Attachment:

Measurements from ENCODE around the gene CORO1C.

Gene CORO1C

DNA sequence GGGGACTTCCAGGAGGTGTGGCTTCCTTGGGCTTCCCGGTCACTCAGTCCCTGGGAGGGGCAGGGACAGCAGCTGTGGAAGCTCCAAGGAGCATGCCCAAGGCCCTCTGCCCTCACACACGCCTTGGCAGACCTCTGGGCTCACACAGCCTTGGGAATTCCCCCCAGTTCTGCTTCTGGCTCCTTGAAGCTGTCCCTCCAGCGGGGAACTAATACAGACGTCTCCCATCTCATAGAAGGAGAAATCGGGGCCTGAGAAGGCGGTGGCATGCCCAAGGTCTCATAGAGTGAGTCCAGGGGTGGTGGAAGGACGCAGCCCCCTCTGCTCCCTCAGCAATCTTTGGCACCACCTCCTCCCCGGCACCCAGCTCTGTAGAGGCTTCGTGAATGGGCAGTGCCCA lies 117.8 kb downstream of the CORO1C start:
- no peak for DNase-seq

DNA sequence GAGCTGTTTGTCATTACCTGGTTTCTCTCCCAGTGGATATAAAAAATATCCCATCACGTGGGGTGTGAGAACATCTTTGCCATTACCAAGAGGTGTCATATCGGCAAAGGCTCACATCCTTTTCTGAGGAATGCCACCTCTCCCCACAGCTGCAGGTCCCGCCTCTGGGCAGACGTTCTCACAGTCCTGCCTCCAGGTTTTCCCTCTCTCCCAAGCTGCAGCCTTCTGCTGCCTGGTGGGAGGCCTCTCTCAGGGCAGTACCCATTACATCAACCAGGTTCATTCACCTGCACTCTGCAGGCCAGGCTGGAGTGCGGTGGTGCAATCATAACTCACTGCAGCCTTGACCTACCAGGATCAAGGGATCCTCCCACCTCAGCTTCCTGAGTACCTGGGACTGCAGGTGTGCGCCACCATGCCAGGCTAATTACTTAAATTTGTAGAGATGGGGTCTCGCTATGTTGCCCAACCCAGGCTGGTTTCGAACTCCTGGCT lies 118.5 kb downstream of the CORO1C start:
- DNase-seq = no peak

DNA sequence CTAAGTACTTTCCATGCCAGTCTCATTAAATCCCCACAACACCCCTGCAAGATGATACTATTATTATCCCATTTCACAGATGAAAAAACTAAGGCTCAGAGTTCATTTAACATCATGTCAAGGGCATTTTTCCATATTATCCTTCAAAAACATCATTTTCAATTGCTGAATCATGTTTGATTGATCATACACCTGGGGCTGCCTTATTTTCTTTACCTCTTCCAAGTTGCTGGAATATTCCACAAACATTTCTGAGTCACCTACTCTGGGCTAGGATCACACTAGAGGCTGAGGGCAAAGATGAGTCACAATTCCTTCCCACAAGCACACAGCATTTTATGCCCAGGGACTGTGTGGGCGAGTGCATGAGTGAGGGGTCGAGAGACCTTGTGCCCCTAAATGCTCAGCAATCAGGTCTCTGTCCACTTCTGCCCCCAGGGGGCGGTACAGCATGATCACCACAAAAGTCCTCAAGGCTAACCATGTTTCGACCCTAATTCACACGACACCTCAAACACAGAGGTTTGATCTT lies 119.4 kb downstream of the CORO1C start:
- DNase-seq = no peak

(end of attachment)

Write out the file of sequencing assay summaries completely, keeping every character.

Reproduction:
Measurements from ENCODE around the gene CORO1C.

Gene CORO1C

DNA sequence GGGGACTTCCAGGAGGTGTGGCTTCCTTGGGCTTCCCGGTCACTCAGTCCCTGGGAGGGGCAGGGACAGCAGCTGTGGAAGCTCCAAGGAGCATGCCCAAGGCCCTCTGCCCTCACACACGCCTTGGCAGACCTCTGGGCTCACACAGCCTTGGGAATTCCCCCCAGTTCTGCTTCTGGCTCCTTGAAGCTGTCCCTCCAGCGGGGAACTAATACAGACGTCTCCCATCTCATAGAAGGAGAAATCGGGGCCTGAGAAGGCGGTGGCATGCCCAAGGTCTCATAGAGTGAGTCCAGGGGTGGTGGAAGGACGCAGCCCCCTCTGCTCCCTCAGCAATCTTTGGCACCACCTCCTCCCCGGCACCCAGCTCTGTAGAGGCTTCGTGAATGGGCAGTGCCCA lies 117.8 kb downstream of the CORO1C start:
- no peak for DNase-seq

DNA sequence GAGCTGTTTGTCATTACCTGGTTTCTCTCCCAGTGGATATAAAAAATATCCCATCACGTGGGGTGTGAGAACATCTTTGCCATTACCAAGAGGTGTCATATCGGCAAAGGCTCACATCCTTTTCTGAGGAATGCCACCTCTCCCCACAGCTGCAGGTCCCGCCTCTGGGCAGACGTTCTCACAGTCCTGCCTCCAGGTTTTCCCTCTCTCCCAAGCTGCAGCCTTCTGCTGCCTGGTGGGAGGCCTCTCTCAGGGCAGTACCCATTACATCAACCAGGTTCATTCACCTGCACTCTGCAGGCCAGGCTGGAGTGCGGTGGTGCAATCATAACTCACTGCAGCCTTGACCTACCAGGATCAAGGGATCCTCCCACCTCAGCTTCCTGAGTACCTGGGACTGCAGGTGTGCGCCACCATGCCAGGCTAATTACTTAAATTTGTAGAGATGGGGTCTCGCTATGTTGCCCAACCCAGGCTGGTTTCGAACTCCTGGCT lies 118.5 kb downstream of the CORO1C start:
- DNase-seq = no peak

DNA sequence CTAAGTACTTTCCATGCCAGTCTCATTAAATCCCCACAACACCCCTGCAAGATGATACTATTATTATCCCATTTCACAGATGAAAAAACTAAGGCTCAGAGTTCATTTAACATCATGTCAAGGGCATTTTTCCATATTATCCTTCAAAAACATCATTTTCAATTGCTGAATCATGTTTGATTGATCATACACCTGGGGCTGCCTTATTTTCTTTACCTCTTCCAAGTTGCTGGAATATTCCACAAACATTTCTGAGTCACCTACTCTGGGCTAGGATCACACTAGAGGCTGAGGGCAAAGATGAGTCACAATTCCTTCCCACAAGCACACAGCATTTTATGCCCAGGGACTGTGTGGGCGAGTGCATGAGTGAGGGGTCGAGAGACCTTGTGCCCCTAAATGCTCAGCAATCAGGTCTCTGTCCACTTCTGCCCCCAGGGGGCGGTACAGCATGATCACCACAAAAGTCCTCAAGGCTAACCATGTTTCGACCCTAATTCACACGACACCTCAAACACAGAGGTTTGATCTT lies 119.4 kb downstream of the CORO1C start:
- DNase-seq = no peak